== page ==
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I have this excerpt of Sonia Sanchez’s poem ‘Present’ pinned up in my room. It sits proudly next to a ‘Respect and Protect the Black Woman’ photograph taken at a rally. Everyday I see these two images and sub consciously make the decision to not only love myself but love myself wholeheartedly; all risks attached.

Too often there is a dangerous narrative attached to black women: being strong, independent, bold, fearless and so on. Although these are some traits many women adopt, the cultural belief especially among Afro-Caribbean communities that a black woman should be these things at all times has a profound effect on the way said communities address mental health. I was brought up to believe that God would never give me more than I could handle, and so whatever came my way was destined. This often meant dealing with my circumstances as though they were blessings as opposed to a situation I had chanced upon. For the longest time, I ignored the prospect that I needed to better myself and instead took on the brunt of what became many years of creative silence: I did not project my voice or my talents onto anything; instead they lay in wait.

Whereas there is some merit in believing in destiny, I now understand my weaknesses as strengths. Although I never wish to be perceived as ‘weak’, my passiveness has allowed me to be more observant of my own company and the things I do create. In that peak time of creative abstinence, I tried effortlessly to mold myself into the image of my grandmother, my mother, my aunts; strong/black/women. To no avail, I succumbed to my sensitivities and often felt like a stranger in my own body.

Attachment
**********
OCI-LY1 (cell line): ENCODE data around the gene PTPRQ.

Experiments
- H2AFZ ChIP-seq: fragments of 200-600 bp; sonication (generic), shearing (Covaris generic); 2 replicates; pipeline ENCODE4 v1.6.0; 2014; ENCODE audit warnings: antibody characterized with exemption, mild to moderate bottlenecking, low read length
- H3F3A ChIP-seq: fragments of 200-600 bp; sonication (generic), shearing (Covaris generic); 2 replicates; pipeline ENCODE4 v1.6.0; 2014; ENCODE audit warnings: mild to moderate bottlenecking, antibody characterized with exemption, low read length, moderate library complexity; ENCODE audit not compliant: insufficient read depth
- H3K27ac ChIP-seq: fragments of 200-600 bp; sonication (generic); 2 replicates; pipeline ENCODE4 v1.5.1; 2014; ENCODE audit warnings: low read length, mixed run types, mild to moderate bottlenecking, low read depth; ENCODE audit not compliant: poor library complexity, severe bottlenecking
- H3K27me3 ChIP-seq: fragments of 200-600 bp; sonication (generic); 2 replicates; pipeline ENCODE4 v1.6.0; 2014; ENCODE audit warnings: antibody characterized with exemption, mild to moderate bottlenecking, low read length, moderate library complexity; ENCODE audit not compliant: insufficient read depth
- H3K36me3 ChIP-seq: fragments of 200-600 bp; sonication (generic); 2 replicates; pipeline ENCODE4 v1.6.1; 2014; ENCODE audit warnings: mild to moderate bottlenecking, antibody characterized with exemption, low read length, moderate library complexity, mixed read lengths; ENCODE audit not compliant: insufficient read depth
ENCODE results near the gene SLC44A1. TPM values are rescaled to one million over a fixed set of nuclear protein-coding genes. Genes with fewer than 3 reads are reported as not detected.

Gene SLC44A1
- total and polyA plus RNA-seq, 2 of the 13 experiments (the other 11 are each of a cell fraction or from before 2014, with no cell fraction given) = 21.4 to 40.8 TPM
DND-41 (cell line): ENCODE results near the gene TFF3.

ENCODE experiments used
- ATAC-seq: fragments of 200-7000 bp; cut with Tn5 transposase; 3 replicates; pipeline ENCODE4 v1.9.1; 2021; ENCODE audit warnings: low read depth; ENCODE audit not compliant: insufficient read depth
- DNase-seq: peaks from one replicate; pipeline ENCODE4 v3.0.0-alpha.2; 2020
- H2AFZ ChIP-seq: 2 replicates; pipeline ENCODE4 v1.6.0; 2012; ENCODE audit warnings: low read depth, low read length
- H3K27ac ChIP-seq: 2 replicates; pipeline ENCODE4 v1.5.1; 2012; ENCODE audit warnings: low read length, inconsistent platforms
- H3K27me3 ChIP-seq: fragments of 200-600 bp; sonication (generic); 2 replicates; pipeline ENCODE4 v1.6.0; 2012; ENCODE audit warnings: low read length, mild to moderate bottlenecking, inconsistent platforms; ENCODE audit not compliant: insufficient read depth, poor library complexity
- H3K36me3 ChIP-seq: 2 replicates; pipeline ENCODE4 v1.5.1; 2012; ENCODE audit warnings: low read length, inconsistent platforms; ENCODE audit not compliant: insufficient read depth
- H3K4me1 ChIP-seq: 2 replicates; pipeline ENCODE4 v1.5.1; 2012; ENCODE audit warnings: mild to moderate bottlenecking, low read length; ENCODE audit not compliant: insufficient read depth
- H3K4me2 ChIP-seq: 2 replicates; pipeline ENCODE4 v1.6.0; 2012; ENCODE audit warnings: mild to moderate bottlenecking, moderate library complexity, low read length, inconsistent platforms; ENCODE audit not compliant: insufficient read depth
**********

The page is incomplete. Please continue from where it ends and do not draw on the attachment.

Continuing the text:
The ‘problem’ with being a strong/black/woman is that often we have to compromise ourselves in an effort to display strength. It is not uncommon for us to fight alone, nor is it unusual for us to partake in unusual methods to get what we want. A strong/black/woman’s fight is rarely quiet, nor is it considerate. The black woman actively has to carve out her own space – small as it may be – and use that avenue to come out the other side. Motherhood, the workplace and marriages are all liable channels for this aggressive work; often it is completed alone. I have not found this anymore true than in education.

There is no space for a soft/black/woman who studies. Too often I have been let down, disgusted and unrepresented; to the point now where it feels almost normal to be ignored. Like the poem, I can see myself standing so shy, but I also know that my history is so bold and so forthright that I cannot be the weakest link in a chain of ongoing work.  I can no longer deny that I am a soft/black/woman. The three words are interchangeable and ultimately replaceable, yet are tangents to each other and are forced to share a space that wasn’t designed for them. When a black woman writes, she is challenged and not heard. When a black woman explains her reality, she is put in the docks and forced to explain the obvious. There are routines at work that are coercing black women to be soft, not because it’s a complete expression of her character, but because it makes them malleable or subjects of manipulation. When a black voice is stifled, it is a commonly shared struggle, but a solo-fought battle.

As I work towards my final academic goal, I have to accept that my softness and my sensitivity is a strength and use my passions and intuition to fight for what I believe in. A seed of doubt cannot grow if you do not water it. Although this is a battle that has to be fought alone, everything I’ve studied for myself and wish to celebrate about soft/black/women will be my guidance. No matter the result; I can say that I tried and did so with the softest of hearts, but strongest of intentions.

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